El médico ya los había observado antes a través del sucio y destrozado ventanal, pero bastante tenía con tratar de solventar las heridas de los que llegaban a sus manos con aquella escasez de medios. Sí, a veces creía que se trataba de algún milagro, pero no podía permitirse tregua alguna…
-Hay que seguir, tráigame al siguiente, señorita…
La enfermera gateó por el suelo y se incorporó, aprovechando el breve descanso que el francotirador les otorgaba. Regresó al poco con una camilla donde un soldado extendía su pierna engangrenada; antes había chillado de dolor y, aunque ahora desvanecido, la chica consideró apropiado dedicarle a él la última jeringa de anestesia disponible.
De pronto, el sacerdote lanzó un grito desgarrador llevándose las manos a la cabeza, todavía tumbado en el suelo. El joven del edificio cercano había intentado cruzar la calle cuando un proyectil le alcanzó de lleno… Los niños chillaban histéricos, abrazados a la anciana, mientras el anciano intentaba ocultarles la vista del desagradable aspecto del muchacho muerto, hecho un ovillo sobre el reguero de sangre que brotaba bajo sus pies.
-…¡Dios! ¡Nunca podrán pasar…! -se lamentó el sacerdote, al tiempo que retrocediendo, se dirigió a las escaleras del pasillo.
El doctor venía escuchando desde hacía rato los quejidos lastimeros de una mujer que se había puesto de parto. Iba a ocuparse del muchacho de la gangrena en la pierna, pero enseguida comprobó que sufría una hemorragia interna y cambió de planes…
-¡Traéme a esa mujer, rápido! -exigió con determinación- …¿Y el sacerdote, dónde anda, lo necesito aquí?…
-Lo ví en las escaleras que suben a la azotea… -acertó a explicar la enfermera reaccionando con rapidez. Acto seguido, la muchacha se concentró a fondo y consiguió calmar a la parturienta, le aseguraba que todo iba a salir bien, que ahora estaban con ella. La mujer siguió cada una de sus indicaciones al pie de la letra, aunque con el miedo clavado en el rostro mientras el doctor la exploraba. No pudo escuchar el resto de sus palabras porque otra repentina ráfaga de disparos se sucedió sin pausa, apretó los ojos y sólo se preocupó de respirar y empujar, respirar y empujar. Nadie podía oirse, el ruido de las balas se elevaba por encima de los gritos que provenían del pasillo y de la calle; uno de los impactos perforó la cabecera metálica de la camilla, pero el médico no tembló al sostener al recién nacido en sus brazos… El niño lloraba con fuerza, con exagerado estruendo ahora que los disparos habían cesado.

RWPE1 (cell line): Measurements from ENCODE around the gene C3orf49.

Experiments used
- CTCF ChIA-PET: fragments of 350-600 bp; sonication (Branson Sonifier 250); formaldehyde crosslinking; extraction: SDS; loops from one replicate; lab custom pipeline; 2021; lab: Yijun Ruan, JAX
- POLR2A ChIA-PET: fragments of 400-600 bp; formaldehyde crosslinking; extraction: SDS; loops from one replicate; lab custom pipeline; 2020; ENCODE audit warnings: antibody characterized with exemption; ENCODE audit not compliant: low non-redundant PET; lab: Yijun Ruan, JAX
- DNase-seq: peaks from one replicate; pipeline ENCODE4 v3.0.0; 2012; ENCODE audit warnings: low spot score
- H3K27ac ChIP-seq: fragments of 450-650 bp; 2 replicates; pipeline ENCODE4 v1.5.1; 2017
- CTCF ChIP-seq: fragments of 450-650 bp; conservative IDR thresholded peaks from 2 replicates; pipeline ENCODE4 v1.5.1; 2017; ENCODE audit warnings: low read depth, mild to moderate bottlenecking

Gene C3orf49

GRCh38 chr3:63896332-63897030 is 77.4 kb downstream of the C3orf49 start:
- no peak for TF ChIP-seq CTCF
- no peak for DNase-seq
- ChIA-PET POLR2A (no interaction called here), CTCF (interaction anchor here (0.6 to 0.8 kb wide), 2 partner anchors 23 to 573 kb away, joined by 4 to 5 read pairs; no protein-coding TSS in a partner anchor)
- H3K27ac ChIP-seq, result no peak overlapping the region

El doctor se giró hacia la puerta cuando la pareja de ancianos cruzaba la entrada con las niñas y, entregando la criatura a su madre, se dirigió al sacerdote que, cabizbajo, descendía de la azotea por las escaleras. Cuando el sacerdote posó el fusil en un rincón lateral del pasillo le preguntó sin poder dar crédito a la escena…
-¿Pero, …¿qué ha hecho?
-¡Que Dios me perdone! -suplicó el sacerdote con el gesto hundido- …Pero no matarás…
El doctor comprendió que por fin aquel francotirador no volvería a molestarles, que podrían seguir trabajando por la vida y pasó su brazo sobre los hombros de aquel hombre abatido en un intento por contener el dolor de su contradicción. Todos escucharon el llanto del recién nacido que inundaba la sala, que se extendía por cada rincón de los pasillos de aquel puesto en ruinas y que recorría cada una de las esquinas de las calles de la población con su música de esperanza. Incluso, por un instante, a algunos les pareció reconocer la canción de la vida que había decidido volver. Por fin podían escuchar el latido de su música en los corazones.

El autor:
*Es Una Colección “Son Relatos”, (c) Luis Tamargo.-